His obsession with pattern may reflect his own admission that he is preoccupied with the ‘way that the world is constituted’. Order, even within apparent disorder, seems to be the magnetic force that attracts his lens. Only it is not as simple as just point and shoot for Gursky; as he moved into the Nineties, the artist began using processes of digital post-production to best achieve the image he wanted to create, whether that meant artificially applying uniform focus or stitching together multiple images into one.

Reality, artifice and vision have a complicated interconnected relationship in Gursky’s work; for him, a better, or ‘truer’, image of something is not necessarily one that is most accurately captured. In Tokyo (2017), a seemingly simple snapshot of the cityscape is in fact constructed from details of dozens of individual shots of urban neighbourhoods taken from the window of a high-speed train. In this way, Gursky is trying to convey a view, an impression, that goes beyond one split second, and actually weaves together multiple realities into one, more powerful, whole.

It nevertheless raises the question: what is an authentic image? At times Gursky achieves what he sees as truth — or ‘the essence of reality’ — through fiction. ‘Reality can only be shown by constructing it,’ he once said.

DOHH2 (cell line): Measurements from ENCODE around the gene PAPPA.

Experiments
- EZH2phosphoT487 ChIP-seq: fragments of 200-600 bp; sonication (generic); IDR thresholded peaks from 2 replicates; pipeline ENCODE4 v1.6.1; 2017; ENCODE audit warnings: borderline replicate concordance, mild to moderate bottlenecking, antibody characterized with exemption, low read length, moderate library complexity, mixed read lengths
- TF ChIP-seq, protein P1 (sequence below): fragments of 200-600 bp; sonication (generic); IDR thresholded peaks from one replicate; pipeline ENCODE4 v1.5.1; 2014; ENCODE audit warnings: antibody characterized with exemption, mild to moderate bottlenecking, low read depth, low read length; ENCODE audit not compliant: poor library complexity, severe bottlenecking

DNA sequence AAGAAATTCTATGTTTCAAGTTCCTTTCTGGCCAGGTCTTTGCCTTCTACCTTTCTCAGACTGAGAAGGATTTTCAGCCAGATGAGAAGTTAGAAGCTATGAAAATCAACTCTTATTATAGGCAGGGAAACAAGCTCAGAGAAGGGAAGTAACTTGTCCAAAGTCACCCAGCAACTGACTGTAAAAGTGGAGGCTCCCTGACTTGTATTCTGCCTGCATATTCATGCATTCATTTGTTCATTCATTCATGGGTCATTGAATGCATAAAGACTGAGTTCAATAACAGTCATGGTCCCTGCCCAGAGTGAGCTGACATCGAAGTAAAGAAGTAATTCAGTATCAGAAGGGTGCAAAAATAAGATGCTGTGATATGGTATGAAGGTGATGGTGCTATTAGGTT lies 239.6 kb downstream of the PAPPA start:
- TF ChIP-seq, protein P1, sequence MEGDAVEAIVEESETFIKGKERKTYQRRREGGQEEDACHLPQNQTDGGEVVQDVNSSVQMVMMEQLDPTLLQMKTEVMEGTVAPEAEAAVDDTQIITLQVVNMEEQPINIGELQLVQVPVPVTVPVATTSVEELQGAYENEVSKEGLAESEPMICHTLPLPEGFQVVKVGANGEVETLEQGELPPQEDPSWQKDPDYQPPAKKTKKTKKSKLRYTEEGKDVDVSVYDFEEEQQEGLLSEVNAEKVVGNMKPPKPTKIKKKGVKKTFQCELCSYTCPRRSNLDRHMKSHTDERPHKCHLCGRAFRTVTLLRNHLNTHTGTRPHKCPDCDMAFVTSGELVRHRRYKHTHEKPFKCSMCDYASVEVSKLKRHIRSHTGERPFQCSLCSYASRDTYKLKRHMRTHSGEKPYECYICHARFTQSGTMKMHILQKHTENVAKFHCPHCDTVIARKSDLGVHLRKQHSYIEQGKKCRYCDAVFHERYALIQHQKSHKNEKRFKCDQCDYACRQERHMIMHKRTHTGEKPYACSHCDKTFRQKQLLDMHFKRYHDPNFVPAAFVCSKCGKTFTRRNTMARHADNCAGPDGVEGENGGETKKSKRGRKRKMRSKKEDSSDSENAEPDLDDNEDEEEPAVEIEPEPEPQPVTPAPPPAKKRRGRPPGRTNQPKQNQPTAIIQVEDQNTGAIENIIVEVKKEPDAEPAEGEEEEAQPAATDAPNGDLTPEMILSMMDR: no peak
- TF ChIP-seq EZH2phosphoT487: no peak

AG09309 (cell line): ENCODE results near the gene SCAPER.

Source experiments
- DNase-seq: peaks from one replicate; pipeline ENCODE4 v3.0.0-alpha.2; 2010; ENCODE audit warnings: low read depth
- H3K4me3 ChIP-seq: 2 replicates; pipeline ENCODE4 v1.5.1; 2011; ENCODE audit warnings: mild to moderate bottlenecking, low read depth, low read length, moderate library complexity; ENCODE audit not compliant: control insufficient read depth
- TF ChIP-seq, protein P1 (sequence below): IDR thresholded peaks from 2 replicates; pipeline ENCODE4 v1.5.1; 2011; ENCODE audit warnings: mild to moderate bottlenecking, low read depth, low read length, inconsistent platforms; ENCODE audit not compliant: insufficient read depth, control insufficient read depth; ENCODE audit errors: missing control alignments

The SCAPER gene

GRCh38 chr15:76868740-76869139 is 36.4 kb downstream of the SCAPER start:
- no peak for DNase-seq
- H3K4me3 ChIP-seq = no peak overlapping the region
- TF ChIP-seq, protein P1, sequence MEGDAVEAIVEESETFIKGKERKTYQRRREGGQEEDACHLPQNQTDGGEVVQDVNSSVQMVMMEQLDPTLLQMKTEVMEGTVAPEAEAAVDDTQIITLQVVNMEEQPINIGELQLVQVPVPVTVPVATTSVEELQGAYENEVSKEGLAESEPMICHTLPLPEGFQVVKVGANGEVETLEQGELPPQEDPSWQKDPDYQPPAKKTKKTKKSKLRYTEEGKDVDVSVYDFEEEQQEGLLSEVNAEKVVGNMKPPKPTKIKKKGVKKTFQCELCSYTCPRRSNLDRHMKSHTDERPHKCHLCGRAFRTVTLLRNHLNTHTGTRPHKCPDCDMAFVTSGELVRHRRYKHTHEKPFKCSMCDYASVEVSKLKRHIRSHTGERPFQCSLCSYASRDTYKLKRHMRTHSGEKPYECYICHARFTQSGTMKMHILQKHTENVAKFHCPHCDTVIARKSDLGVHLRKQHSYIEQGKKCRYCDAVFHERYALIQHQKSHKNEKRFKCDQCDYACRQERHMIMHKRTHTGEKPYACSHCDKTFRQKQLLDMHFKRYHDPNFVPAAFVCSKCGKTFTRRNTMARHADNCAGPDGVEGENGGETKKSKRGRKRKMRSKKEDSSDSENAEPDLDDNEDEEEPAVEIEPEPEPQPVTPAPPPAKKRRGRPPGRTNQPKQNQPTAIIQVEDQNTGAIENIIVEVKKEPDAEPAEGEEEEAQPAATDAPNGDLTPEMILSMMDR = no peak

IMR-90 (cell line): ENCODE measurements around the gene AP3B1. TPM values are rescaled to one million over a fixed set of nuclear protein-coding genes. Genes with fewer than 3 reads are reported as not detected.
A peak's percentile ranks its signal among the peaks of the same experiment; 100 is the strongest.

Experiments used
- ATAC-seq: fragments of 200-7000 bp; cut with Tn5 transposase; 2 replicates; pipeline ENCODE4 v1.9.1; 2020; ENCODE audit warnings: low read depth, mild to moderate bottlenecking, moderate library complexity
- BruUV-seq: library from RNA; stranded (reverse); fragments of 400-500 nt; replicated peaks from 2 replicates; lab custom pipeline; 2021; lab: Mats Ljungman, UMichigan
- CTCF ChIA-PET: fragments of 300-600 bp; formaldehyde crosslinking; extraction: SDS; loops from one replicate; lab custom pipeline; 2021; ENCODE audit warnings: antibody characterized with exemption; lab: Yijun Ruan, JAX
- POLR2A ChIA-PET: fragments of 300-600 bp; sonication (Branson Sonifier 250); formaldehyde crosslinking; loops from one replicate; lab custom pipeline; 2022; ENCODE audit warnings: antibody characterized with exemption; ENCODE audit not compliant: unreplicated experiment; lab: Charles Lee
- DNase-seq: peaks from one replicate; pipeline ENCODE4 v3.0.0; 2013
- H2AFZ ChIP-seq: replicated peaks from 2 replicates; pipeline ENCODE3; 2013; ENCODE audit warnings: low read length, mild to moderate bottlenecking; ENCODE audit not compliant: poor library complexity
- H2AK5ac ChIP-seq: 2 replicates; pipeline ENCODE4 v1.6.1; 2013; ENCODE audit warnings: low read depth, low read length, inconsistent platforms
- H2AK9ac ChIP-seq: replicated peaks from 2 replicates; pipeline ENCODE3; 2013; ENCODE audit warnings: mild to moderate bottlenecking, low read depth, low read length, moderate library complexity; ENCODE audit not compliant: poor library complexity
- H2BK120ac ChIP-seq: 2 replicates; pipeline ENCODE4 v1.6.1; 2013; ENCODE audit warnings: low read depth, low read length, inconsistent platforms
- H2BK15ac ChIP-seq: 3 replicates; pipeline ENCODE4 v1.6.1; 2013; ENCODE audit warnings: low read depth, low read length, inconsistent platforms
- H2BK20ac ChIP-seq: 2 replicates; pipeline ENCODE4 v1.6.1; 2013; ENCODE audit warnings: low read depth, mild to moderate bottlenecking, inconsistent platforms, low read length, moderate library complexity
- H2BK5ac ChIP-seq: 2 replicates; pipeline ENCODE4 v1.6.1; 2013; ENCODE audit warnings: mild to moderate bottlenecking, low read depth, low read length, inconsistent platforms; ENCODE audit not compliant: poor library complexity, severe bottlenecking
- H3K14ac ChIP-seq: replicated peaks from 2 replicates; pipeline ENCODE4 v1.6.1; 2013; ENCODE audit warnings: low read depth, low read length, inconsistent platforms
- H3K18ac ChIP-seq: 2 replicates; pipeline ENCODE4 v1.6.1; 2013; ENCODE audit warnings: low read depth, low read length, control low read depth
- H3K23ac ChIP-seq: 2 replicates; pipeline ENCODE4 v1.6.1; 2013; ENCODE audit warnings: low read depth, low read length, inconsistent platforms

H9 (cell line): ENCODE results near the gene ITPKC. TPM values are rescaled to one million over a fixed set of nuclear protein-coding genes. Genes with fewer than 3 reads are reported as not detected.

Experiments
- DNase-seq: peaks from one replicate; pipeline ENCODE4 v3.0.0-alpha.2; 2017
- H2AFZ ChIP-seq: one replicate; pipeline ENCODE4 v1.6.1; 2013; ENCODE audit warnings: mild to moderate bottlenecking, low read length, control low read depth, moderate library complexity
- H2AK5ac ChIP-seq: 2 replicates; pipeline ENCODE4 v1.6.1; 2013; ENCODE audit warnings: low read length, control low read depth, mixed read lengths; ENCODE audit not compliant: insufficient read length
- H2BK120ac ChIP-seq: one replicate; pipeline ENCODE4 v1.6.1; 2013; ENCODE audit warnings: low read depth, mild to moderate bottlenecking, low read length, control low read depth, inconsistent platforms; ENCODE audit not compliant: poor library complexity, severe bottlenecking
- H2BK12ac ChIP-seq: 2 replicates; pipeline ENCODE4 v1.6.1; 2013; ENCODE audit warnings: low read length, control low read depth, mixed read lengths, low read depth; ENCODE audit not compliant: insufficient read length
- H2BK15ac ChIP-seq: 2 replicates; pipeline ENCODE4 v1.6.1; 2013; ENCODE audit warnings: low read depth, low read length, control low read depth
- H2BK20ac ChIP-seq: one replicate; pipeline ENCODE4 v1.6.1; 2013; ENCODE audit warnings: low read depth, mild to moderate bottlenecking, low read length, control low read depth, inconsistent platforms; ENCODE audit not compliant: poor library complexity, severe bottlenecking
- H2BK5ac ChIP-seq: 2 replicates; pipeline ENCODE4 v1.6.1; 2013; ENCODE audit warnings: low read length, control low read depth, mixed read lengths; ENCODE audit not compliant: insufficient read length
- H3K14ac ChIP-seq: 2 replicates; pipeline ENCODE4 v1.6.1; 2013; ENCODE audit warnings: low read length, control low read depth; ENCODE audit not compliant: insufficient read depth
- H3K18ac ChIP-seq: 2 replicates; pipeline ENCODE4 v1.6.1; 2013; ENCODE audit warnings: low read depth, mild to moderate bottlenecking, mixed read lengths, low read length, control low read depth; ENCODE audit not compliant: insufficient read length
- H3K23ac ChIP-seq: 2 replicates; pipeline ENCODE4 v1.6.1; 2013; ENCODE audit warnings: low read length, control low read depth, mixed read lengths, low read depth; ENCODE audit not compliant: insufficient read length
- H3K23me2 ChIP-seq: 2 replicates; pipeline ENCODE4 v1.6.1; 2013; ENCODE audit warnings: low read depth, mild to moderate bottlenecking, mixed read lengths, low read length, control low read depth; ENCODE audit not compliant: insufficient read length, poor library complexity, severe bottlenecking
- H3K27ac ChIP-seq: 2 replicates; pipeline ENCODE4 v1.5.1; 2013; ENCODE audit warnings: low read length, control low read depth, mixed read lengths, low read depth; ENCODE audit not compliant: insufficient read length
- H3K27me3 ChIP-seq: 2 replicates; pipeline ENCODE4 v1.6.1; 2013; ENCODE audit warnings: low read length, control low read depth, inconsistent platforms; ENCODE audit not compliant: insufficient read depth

Of course, Gursky’s work is not simply all about visual effect: through the subjects he photographs, the artist explores the social, environmental and cultural issues of our time, from mass consumption to the evolution of technology. In Nha Trang (2004), we see dozens of women in a Vietnamese factory making furniture for Ikea; in Amazon (2016), a vast warehouse is photographed containing what appears like a sea of packages ready to be delivered to the thousands of e-shoppers who bought them. Meanwhile, in the outside and equally problematic world, Ohne Titel XIII (2002) depicts a landscape of pure rubbish — the large-scale rubbish dump in Chimalhuacán, Mexico City — while in Les Mées (2016), a skin of solar panels rolls over hills at a photovoltaic power station outside Marseille, France.

Gursky captures place, space and the people within them in ways that tell a story: of human existence, of the bizarre wonder and ordered chaos of our natural and constructed environments, but ultimately of how the artist himself sees the world. His hyperdetailed, immersive images, arrest the viewer and demand consideration.

Gursky’s works are at once powerful and straightforward, working well with the Hayward Gallery space itself. ‘I like the brutalist architecture so much that I didn’t want to interfere with it too much,’ Andreas commented at the opening, thanking us for our ‘interest’ in his work, as if he weren’t one of the most successful photographers on the planet.